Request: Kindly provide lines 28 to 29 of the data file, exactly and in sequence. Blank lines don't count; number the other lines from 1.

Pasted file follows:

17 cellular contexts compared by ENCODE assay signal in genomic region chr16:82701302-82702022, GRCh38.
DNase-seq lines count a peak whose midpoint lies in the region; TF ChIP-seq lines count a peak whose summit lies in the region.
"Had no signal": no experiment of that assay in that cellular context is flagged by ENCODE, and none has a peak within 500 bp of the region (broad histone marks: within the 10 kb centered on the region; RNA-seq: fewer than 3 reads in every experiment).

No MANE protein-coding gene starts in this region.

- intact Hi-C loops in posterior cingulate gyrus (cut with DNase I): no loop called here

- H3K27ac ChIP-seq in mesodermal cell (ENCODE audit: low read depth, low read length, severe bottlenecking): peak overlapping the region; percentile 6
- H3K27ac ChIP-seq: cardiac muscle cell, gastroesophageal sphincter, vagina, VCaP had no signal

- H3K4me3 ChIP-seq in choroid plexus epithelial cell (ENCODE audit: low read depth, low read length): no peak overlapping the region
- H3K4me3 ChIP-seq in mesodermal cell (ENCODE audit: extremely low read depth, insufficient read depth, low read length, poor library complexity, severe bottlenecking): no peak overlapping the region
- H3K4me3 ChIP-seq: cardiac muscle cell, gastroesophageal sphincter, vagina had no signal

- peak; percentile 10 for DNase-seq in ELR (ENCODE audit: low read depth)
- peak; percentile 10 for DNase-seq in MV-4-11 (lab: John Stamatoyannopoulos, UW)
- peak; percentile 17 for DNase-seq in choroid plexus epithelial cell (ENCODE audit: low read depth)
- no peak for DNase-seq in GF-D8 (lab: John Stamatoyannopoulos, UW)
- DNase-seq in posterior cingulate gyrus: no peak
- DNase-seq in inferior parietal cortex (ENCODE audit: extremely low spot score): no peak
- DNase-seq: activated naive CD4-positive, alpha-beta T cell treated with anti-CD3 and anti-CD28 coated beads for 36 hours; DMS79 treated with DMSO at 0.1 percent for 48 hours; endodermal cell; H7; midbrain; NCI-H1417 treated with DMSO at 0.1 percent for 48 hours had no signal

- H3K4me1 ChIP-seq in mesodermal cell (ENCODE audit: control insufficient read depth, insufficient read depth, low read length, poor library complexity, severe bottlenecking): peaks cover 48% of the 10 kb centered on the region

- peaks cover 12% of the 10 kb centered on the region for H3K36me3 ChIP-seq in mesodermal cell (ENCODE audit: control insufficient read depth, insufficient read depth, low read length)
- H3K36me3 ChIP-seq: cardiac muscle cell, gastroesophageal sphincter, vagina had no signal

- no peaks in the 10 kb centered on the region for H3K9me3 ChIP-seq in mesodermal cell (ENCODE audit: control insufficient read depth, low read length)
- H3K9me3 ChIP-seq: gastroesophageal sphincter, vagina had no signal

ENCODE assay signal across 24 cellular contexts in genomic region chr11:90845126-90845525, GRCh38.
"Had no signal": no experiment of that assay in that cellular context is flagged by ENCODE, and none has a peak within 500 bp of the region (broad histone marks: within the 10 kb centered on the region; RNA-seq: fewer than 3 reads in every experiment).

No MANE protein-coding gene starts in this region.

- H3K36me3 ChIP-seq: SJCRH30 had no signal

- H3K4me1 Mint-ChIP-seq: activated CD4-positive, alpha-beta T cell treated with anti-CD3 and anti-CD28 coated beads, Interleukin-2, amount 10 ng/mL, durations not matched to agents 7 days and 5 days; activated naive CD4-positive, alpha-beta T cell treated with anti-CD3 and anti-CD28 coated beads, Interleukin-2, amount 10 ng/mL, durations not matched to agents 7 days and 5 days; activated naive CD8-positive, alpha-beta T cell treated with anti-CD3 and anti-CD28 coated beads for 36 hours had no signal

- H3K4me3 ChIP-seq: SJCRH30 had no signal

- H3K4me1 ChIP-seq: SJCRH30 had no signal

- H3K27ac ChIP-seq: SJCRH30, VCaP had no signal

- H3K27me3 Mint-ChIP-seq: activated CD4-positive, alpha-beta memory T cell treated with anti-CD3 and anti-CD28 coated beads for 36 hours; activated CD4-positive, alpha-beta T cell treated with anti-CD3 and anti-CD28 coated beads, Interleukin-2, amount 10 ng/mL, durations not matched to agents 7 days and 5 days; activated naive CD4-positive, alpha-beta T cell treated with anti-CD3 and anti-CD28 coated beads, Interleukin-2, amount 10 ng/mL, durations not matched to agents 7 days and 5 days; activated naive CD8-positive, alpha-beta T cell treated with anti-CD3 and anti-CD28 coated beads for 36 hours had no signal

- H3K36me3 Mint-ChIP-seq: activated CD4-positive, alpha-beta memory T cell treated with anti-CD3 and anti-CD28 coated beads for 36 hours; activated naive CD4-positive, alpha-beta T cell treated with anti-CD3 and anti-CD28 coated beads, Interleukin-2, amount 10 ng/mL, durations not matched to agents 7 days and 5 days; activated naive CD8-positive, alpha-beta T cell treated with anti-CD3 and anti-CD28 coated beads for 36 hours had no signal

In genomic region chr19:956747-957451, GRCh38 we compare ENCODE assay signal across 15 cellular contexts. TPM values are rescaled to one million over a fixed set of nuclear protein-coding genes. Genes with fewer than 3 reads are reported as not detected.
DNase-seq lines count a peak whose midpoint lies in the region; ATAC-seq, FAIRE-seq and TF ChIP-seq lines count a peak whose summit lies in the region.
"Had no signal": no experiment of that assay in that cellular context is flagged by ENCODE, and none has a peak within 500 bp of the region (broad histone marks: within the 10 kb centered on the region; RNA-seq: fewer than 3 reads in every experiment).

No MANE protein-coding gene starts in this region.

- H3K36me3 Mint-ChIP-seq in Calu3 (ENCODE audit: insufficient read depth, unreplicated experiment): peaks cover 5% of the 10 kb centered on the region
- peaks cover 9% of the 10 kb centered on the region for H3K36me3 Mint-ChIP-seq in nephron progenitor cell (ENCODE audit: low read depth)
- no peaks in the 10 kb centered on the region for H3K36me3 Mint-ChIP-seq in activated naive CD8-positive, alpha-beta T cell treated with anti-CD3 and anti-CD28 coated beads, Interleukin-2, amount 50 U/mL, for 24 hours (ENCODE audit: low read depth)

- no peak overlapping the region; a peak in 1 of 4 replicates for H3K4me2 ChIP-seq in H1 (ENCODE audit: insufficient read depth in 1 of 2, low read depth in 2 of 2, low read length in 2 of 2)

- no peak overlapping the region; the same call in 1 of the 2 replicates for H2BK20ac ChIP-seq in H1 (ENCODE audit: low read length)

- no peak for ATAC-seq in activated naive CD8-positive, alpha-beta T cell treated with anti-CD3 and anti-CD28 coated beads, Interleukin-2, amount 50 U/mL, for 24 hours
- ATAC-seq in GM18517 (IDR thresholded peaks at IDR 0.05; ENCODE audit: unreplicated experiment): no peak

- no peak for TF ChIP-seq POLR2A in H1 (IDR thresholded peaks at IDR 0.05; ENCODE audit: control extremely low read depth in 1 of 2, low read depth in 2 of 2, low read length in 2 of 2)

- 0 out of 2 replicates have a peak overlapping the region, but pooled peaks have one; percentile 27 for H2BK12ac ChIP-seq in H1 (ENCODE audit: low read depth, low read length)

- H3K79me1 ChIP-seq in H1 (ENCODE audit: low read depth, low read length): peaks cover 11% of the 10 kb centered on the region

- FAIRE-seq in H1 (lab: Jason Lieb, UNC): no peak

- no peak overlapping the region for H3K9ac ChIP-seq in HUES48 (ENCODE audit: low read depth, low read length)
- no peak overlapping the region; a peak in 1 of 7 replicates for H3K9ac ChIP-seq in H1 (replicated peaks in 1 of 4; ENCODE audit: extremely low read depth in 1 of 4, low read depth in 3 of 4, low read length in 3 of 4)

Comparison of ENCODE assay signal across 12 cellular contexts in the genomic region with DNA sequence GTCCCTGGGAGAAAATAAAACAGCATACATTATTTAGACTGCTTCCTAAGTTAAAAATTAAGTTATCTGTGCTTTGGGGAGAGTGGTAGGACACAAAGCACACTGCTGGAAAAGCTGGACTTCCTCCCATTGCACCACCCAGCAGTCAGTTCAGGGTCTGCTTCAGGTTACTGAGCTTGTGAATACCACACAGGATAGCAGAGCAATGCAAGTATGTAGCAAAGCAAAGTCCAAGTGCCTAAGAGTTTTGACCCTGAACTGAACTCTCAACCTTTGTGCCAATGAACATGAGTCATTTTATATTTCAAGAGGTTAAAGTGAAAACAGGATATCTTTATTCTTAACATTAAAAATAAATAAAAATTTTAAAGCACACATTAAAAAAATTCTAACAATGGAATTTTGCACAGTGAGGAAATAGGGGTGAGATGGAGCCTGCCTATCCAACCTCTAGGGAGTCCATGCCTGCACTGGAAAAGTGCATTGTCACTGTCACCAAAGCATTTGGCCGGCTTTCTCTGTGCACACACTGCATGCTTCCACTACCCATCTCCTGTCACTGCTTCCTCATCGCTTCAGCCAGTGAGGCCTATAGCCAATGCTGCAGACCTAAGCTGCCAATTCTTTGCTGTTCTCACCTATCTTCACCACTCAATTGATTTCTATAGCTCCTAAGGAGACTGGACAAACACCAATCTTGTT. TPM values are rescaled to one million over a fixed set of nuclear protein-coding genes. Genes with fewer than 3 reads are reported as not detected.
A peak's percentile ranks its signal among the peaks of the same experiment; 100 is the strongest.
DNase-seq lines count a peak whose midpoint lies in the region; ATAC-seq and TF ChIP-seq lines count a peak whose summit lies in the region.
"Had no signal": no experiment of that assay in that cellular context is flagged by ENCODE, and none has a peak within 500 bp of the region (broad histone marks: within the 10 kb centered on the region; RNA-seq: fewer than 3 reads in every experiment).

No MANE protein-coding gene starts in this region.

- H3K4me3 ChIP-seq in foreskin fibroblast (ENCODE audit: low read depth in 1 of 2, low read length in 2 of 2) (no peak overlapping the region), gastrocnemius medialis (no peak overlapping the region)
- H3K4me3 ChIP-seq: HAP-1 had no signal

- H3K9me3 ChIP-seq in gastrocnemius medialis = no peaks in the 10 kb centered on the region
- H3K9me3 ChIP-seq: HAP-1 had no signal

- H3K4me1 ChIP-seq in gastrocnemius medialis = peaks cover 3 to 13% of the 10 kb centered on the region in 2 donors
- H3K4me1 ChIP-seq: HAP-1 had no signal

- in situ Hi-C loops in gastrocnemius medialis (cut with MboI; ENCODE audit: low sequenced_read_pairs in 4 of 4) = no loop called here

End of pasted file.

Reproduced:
- H3K4me3 ChIP-seq: SJCRH30 had no signal

- H3K4me1 ChIP-seq: SJCRH30 had no signal